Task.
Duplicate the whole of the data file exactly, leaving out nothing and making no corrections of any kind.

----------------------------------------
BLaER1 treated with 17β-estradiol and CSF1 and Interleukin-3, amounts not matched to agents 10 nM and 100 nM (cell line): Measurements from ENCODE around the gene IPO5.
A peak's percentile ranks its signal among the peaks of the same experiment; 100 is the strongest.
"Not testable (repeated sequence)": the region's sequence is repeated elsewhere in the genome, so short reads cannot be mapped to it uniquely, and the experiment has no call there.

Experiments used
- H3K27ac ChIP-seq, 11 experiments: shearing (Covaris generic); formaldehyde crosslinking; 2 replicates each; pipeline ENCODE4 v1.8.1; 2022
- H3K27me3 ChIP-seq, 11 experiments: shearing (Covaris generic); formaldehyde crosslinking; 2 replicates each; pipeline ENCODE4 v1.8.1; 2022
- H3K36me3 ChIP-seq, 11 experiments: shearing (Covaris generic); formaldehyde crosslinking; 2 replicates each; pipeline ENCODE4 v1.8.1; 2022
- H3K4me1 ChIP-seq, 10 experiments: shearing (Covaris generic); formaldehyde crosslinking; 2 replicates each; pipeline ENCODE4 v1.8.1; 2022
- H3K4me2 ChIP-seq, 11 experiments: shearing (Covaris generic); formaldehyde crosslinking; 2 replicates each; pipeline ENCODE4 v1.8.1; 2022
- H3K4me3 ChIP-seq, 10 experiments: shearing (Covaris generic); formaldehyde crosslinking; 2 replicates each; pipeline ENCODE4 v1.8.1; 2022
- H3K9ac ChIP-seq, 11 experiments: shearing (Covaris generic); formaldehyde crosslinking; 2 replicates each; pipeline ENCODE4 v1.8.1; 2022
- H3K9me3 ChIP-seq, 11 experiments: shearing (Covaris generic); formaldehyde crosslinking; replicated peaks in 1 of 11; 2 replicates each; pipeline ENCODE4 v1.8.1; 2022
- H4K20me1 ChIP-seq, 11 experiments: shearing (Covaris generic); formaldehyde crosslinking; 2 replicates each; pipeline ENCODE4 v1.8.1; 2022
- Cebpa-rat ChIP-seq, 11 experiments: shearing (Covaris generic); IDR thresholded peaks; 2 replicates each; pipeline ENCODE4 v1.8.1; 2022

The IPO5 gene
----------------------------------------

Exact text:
BLaER1 treated with 17β-estradiol and CSF1 and Interleukin-3, amounts not matched to agents 10 nM and 100 nM (cell line): Measurements from ENCODE around the gene IPO5.
A peak's percentile ranks its signal among the peaks of the same experiment; 100 is the strongest.
"Not testable (repeated sequence)": the region's sequence is repeated elsewhere in the genome, so short reads cannot be mapped to it uniquely, and the experiment has no call there.

Experiments used
- H3K27ac ChIP-seq, 11 experiments: shearing (Covaris generic); formaldehyde crosslinking; 2 replicates each; pipeline ENCODE4 v1.8.1; 2022
- H3K27me3 ChIP-seq, 11 experiments: shearing (Covaris generic); formaldehyde crosslinking; 2 replicates each; pipeline ENCODE4 v1.8.1; 2022
- H3K36me3 ChIP-seq, 11 experiments: shearing (Covaris generic); formaldehyde crosslinking; 2 replicates each; pipeline ENCODE4 v1.8.1; 2022
- H3K4me1 ChIP-seq, 10 experiments: shearing (Covaris generic); formaldehyde crosslinking; 2 replicates each; pipeline ENCODE4 v1.8.1; 2022
- H3K4me2 ChIP-seq, 11 experiments: shearing (Covaris generic); formaldehyde crosslinking; 2 replicates each; pipeline ENCODE4 v1.8.1; 2022
- H3K4me3 ChIP-seq, 10 experiments: shearing (Covaris generic); formaldehyde crosslinking; 2 replicates each; pipeline ENCODE4 v1.8.1; 2022
- H3K9ac ChIP-seq, 11 experiments: shearing (Covaris generic); formaldehyde crosslinking; 2 replicates each; pipeline ENCODE4 v1.8.1; 2022
- H3K9me3 ChIP-seq, 11 experiments: shearing (Covaris generic); formaldehyde crosslinking; replicated peaks in 1 of 11; 2 replicates each; pipeline ENCODE4 v1.8.1; 2022
- H4K20me1 ChIP-seq, 11 experiments: shearing (Covaris generic); formaldehyde crosslinking; 2 replicates each; pipeline ENCODE4 v1.8.1; 2022
- Cebpa-rat ChIP-seq, 11 experiments: shearing (Covaris generic); IDR thresholded peaks; 2 replicates each; pipeline ENCODE4 v1.8.1; 2022

The IPO5 gene